I spoke with my 95-year-old aunt yesterday. Her mind is on her parents, Americans who met in Paris after losing their spouses to the 1918 flu epidemic. They had their first baby out of wedlock, more common than scandalous in a time when a quarter of the world’s population was infected by the flu. That baby was my mother. As a widow in her eighties, my grandmother penned poems of longing about her true love, whom she hospiced in a deserted hotel in Kissimmee, Florida: the young husband who died in her arms.
— Bethia Sheean-Wallace (Fullerton, California)
(Top image: My grandparents home, The Jungle Prada, in St. Petersburg, Florida.)
* * *
I HELD HER
The morning they announced the pandemic, my grandmother died. She died in one day.
My grandmother’s body shook on that afternoon. I held her. It would be the last time I would hold her. In the afternoon, I was visiting her and doing my homework and there was no quarantine. Eight hours later I was sitting inside the car and my mom sent me a text. She couldn’t make the phone call.
All of that seems far away because my dad bought twenty rolls of toilet paper and now I’m making my way through twenty bottles of beer.
— Cameron Diiorio (Costa Mesa, California)
* * *
THE OFFLINE PROFESSOR
I wake at 3 AM, as if prompted by an alarm, but I have nowhere to go. My school is closed; I am suddenly supposed to teach online. Fuck online. I miss my students, my colleagues, work. Do the students have reliable wifi? Do they even have computers at home? Are they working because they need to pay rent? So many of them work in food service. What is this tickle in my throat? Was that a dry cough? I get up and find the thermometer. No fever. No fever, but no more sleep tonight either.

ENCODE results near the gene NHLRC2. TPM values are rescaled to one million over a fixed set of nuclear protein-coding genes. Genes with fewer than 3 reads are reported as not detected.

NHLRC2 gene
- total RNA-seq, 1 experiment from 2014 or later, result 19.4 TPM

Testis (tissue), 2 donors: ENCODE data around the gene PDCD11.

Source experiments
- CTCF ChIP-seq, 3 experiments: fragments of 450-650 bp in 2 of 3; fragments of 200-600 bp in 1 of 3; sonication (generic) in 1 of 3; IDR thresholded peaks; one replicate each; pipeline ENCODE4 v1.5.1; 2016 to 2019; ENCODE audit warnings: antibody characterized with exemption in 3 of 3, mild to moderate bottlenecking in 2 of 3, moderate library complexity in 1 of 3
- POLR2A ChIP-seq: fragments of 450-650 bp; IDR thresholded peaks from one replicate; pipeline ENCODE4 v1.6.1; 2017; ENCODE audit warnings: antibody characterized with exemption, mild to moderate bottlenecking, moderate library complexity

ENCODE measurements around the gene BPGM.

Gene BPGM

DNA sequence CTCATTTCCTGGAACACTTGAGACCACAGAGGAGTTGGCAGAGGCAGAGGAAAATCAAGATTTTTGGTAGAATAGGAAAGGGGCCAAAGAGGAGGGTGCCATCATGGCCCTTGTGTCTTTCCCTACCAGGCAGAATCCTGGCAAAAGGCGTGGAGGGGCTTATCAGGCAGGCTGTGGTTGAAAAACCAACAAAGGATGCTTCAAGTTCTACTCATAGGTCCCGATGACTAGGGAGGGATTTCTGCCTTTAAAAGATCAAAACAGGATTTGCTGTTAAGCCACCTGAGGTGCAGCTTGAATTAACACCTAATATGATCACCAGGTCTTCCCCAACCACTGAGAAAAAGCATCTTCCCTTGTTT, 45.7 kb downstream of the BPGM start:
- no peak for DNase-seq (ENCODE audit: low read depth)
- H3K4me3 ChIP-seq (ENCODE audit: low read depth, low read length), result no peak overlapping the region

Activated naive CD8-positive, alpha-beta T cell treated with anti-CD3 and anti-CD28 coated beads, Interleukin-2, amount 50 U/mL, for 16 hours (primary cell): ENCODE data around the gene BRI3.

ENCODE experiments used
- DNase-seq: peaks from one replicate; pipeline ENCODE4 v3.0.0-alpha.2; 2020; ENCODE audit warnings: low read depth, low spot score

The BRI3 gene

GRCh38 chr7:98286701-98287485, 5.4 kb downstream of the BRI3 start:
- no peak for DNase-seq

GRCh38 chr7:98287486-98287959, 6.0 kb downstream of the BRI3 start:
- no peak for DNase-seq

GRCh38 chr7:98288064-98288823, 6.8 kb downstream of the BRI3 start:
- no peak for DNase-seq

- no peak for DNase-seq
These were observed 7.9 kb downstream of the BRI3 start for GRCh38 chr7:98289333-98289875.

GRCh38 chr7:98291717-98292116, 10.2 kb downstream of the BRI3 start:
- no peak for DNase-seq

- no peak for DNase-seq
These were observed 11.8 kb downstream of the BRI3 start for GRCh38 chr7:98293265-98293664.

— Melissa Knoll (Corona, California)
* * *
SEARCHING FOR COURAGE
I’m thankful my mother isn’t dealing with all this. I’m thankful she doesn’t have to live in fear of another disease infecting her compromised body, though I do wish I could hear her voice.
She would respond to the current state of the world with words of courage and comfort. Neither dismissing my fears nor playing into them. She would repeat the words she always spoke to her students:
“Face the future with warm courage and high hopes.”
My days at home begin by looking out the window and searching for her courage.
— Lisa Kitchens (Brooklyn, New York)
This series is edited by Thomas Peterson. One of the editors of Artists & Climate Change, he is also a theatre director and researcher whose work focuses on the climate crisis.
Artists and Climate Change is a blog that tracks artistic responses from all disciplines to the problem of climate change. It is both a study about what is being done, and a resource for anyone interested in the subject. Art has the power to reframe the conversation about our environmental crisis so it is inclusive, constructive, and conducive to action. Art can, and should, shape our values and behavior so we are better equipped to face the formidable challenge in front of us.
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